I need to sort this out better though.  I am trying to put together a
survey to collect information about testing people need but can't do,
testing they would far out if the cost was right, and so on.  I need a
range of packs sizes in this space.  I know there is still some lead acid
being used, so I probably need to consider that, but the arc of the future
is probably Lithium batteries.

I am already set up to use National Instruments DAQ and Keithley DMM
instruments.  I already program extensively in LabVIEW, so we will stick
with that (also the university has a site license for it).  We get an
academic discount on hardware and NI has an extensive array of choices.

I am still interested in seeing DIY setups - that is always very
instructive.




On Fri, Nov 7, 2014 at 12:30 PM, Lee Hart via EV ev@lists.evdl.org wrote:

 Roger has some excellent advice here. It reflects a lot of what I do
 myself. :-)

 Roger Stockton via EV wrote:

 Thought I'd mention that while a programmable load is an *excellent*
 way to discharge when testing batteries, it can be pricey...


 Indeed. Programmable loads get very expensive if you are dealing with high
 power (high voltages and/or high currents). They are also effective room
 heaters. Good in Minnesota winters; but bad in Arizona in the summer when
 you're already paying to air condition.

  If you already have a data logger or other means of
 measuring/controlling a load and charger, then perhaps consider using
 a passive load in parallel with a smaller electronic load, so that
 you can save money on the electronic load purchase.

 A simple QBasic program on an old laptop controlled the relay for
 the load and another for the charger via the parallel port.


 This is the approach I use. I have a couple of $50 DAQ118 analog/digital
 I/O modules that plug into my PC. They have several 12-bit analog inputs
 (to read voltages, currents, and temperatures), outputs (to throttle the
 charger, and digital output channels (operate relays to select various
 loads).

 They are run by a PC with software written in QuickBASIC. I have an old PC
 that is too slow for anything modern; but has a parallel port and is
 rock-solid-reliable and can run tests for days.

 These modules were bought in 2002. I'm not sure if they are available
 today, but there are lots of equivalents.

 I also have a Keithley 576 Measurement and Control system. This is a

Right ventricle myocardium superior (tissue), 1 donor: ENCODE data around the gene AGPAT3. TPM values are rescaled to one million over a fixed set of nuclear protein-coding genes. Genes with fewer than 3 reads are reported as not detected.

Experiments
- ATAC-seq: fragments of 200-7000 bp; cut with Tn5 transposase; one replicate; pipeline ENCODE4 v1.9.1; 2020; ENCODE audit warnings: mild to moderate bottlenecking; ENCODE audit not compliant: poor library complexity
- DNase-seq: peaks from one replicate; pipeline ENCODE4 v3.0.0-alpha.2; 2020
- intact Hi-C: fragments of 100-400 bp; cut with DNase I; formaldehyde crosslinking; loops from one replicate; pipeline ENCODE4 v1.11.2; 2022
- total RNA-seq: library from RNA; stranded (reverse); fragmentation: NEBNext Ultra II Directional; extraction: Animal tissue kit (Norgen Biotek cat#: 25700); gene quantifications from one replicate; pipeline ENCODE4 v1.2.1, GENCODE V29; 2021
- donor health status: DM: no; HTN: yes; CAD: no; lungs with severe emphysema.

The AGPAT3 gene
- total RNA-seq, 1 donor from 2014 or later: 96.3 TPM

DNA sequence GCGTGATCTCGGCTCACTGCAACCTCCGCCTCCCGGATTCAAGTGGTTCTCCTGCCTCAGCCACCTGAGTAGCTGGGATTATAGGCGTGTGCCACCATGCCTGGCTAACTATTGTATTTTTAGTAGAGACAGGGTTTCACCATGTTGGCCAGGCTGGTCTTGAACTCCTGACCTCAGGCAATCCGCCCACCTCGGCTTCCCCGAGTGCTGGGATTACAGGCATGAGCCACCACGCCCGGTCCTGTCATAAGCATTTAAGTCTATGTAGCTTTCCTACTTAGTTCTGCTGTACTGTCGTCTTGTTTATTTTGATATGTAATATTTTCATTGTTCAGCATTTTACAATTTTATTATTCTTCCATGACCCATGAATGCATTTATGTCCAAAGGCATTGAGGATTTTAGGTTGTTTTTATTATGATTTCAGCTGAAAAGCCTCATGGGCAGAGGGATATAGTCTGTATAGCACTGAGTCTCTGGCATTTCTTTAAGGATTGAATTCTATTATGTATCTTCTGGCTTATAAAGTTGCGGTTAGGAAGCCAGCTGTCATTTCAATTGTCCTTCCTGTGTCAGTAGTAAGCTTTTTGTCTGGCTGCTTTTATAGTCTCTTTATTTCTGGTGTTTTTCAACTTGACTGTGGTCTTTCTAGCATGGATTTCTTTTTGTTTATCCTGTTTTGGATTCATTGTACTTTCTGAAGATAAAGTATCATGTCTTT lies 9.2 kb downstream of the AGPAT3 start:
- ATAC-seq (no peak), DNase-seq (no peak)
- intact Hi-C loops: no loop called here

stand-alone data acquisition controller. Rather tedious to set up, but lots
 of channels, high precision, and very versatile.

 I use these with a commercial battery charger for charging, and a custom
 made load box that basically consists of a bunch of big power resistors, in
 a box, with a fan, and relays to select the load resistance in a stepwise
 1-2-4-8 sequence.

  I started out with a battery cycler setup consisting of a bank of 12VDC
 Edison-base (household screw-type) light bulbs


 Light bulbs are a good *and* cheap load resistor. :-) As Roger says, they
 have the useful feature of drawing a roughly constant current despite
 changes in voltage. This is a simple way to get an approximately constant
 load current despite the sagging voltage as the battery discharges.

 I've used car headlights (about 4 amps each) and taillights (about 1 amp
 each) as load resistors for 12v battery testing.

  A simple QBasic program on an old laptop controlled the relay for
 the load and another for the charger via the parallel port.
 An E-meter with the RS232 comms option provided voltage, current,
 etc. measurements to the QBasic program.


 This describes the most common load tester I use. I have a few E-Meters /
 Link 10 / ProLink meters (all the same meter, but sold respectively by
 Cruising Equipment / Heart Interface / and now Xantrex). These measure
 volts/amps/watts/amphours/watthours/time/temperature and send the data to
 a PC via an RS-232 serial port. I have a QuickBASIC program that logs,
 plots, and prints the data.

 The controller is an old Manzanita Micro Rudman Regulator. It has an
 output that switches a relay to select between charge and discharge, and
 trimpots to select the max and min voltage at which to switch between
 charge and discharge. This setup has been documented in the EVDL archives.

 I also built my own stand-alone battery 

Re: [EVDL] Q about using an electronic load.

2014-11-07 Thread Peter Gabrielsson via EV
One relatively cheap way of doing high power cycle testing is to cycle
power between a large battery bank and the test battery using a
bidirectional DCDC converter.

The DCDC is simple since it's just a switching pole with an inductor and
some controls. A DC motor controller with regen capability can be used as
the DCDC converter, the controls should have a constant torque (current)
mode for it to be useful.

On Fri, Nov 7, 2014 at 9:54 AM, Michael Ross via EV ev@lists.evdl.org
wrote:

 Thank you , Lee.

 Some concerns about cost may drop away because I am not aiming at
 automotive EVs - for now , maybe never.

 Because I need to go for some grant funding, I have to be aimed at
 manufacturers - job creation is what everything is about these days (I
 don't disagree).  The automotive manufacturers will likely build their own
 labs.  But, the LEV (and smaller) market is in need of some help.

 I think electronic loads are a good idea, but I will have to roll my own
 stuff for a while; that will be a good learning experience I am sure.

 Just guessing, I suspect I can do a lot with 50A of current and load.
  6000W is pushing 10 HP.  Electronic loads that size would be costly.

 I need to sort this out better though.  I am trying to put together a
 survey to collect information about testing people need but can't do,
 testing they would far out if the cost was right, and so on.  I need a